10 Reasons Your Cold Sales Emails Aren’t Working (and How to Fix Them)

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Email marketing remains one of the most profitable platforms and marketing strategies to invest in, whether you’re sending warm sales emails or cold sales emails. 

Email return on investment for marketers chart

Think email is dead because of lack of results? You might just need a tweak in strategy.

A quick refresher, and so we can clearly define how we use these terms in the article: Warm sales emails are those sent to leads who opt in to your email list and likely agree to receive emails from your business.

On the other hand, cold sales emails are those sent to cold leads. These leads might not have opted in to receive your sales emails; however, if you found the right leads with proper sales prospecting, they may be the most qualified anyway.

This article isn’t out to answer which one is better. After all, different businesses benefit from different strategies. And sometimes it boils down to how well your business implements your chosen strategies.

For businesses that prefer to use cold sales emails, it may be for efficiency. Building up an email list of warm subscribers takes time and effort, and could require a different skill set. For example, in order to get those subscribers, a company might need to invest in content marketing—such as blog writers or content strategists—rather than email copywriters. 

They might also choose emailing cold leads over warm ones because of efficiency. Yes, you might need to find hundreds, if not thousands, of email addresses in order to get your desired results from cold emailing, however if those hundred or thousands of leads are qualified, it could mean a much shorter sales cycle.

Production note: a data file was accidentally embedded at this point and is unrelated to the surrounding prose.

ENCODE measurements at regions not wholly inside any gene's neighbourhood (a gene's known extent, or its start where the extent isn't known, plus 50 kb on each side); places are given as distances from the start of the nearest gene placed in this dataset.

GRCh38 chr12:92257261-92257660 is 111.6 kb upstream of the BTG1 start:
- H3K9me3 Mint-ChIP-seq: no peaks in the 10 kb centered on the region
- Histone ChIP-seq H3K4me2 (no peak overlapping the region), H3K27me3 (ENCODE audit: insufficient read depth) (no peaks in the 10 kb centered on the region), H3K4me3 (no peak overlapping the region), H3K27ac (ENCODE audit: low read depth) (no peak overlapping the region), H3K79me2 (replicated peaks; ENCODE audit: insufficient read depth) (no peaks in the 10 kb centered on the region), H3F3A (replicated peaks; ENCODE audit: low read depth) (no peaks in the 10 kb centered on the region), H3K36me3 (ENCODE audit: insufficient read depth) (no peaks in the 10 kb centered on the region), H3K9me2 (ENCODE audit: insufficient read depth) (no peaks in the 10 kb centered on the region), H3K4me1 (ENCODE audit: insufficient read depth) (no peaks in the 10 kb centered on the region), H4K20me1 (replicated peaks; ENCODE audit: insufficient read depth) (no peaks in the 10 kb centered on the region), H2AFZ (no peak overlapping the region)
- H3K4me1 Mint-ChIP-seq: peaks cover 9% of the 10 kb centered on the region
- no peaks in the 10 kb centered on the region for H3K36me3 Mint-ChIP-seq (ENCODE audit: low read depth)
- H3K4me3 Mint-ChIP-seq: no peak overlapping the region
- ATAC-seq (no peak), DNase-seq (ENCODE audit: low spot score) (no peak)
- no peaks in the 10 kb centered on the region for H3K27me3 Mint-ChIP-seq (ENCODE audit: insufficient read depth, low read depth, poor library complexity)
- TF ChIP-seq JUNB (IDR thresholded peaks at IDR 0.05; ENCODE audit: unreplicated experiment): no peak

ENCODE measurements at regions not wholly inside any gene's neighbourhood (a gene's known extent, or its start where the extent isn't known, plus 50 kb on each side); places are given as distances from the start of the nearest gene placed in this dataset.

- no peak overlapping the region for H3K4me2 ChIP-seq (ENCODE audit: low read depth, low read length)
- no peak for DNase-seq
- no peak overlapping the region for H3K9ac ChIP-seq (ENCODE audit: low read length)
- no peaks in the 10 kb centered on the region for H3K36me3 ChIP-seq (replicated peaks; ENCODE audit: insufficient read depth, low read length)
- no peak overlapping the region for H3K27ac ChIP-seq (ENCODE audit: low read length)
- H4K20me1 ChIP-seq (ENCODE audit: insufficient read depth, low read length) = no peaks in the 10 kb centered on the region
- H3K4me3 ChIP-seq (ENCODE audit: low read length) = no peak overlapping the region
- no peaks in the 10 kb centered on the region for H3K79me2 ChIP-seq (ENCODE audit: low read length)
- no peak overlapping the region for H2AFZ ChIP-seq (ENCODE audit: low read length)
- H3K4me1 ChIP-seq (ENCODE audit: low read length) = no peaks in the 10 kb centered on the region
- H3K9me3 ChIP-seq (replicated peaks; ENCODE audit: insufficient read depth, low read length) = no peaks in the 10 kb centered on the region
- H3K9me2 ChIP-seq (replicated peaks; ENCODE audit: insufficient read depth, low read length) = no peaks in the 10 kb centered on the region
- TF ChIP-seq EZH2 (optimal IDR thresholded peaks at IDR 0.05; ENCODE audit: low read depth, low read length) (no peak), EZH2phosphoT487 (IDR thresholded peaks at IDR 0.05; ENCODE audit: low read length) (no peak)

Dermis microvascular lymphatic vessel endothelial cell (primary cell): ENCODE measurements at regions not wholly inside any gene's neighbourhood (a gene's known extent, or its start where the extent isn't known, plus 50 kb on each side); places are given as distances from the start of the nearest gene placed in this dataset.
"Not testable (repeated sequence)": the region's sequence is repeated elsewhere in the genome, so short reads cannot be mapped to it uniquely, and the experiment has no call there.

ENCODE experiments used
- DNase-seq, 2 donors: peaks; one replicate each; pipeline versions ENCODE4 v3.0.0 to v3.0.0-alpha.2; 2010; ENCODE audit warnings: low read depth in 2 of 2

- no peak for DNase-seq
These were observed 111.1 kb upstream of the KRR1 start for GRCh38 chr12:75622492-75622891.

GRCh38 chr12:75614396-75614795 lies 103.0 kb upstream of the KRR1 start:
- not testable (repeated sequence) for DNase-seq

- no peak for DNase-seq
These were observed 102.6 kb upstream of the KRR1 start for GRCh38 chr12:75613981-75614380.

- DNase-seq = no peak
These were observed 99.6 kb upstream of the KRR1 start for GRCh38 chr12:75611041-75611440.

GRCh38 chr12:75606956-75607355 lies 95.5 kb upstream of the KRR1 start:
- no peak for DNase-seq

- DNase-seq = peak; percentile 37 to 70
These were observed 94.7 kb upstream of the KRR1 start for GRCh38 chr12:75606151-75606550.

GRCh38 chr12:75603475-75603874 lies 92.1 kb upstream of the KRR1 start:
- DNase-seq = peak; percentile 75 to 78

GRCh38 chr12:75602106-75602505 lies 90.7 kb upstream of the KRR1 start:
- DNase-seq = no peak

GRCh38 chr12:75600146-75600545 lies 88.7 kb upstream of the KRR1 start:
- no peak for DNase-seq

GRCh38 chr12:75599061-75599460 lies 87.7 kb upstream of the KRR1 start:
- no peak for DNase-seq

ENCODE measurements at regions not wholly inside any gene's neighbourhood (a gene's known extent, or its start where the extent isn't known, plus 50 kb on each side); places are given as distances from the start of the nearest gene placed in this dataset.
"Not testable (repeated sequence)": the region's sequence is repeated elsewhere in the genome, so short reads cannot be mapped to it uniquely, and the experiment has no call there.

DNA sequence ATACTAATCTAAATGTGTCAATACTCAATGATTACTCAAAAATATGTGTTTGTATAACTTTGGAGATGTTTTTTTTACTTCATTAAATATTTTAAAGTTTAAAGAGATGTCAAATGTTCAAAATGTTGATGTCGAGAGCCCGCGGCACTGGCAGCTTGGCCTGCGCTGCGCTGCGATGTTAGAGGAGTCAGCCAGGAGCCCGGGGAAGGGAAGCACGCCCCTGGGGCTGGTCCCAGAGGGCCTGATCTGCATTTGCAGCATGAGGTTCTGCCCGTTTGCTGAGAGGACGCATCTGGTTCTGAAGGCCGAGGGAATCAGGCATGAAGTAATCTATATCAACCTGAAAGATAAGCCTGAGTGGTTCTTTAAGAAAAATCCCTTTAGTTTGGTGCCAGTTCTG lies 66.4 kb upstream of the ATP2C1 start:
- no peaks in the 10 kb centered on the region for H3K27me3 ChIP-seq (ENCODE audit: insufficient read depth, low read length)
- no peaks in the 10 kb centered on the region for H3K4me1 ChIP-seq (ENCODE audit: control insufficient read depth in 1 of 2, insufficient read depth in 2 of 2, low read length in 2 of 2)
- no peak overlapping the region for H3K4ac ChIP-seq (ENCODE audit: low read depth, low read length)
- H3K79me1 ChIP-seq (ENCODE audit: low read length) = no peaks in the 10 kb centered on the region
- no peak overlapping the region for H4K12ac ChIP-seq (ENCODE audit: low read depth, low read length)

With warm leads, you may need to take some time to nurture them before they’re ready to convert by sending them different kinds of emails before you even make the pitch—unlike with cold emails whose entire purpose is to close a sale from the get-go.

If you’re wondering why your cold email campaigns might not be working, let’s take a look at why.


What are the average open rates and response rates for cold emails? Data for 2021

Of course, if we’re going to look at whether or not your cold sales emails are actually working, we need to check out how your average cold email campaigns compare to the benchmarks out there.

Note of caution about benchmarks: Because cold emails work differently than typical warm email marketing campaigns, it would be best to take any of these benchmarks with a grain of salt. Benchmarks make sense about 99 percent of the time, but there are always rare exceptions to any given metric.

With that said, let’s take a look at some data.

GMass looked at the average data of thousands of cold emails sent from their platform. What they found was that the average cold email response rate hovers at around 1 percent to -5 percent.

It’s important to note, however, that when GMass looked at individual companies, it found that some businesses could reach response rates over 25 percent, while others may get even less than 1percent.

Take a minute to review your average response rates from your last cold email campaign. Are you part of the group that might not be hitting that even 1 percent response rate?

Whether you are or are looking to improve your cold sales email performance, we want to shed some light on 10 different reasons why your cold sales emails aren’t converting the way you want.


10 Reasons Your Cold Sales Emails Aren’t Converting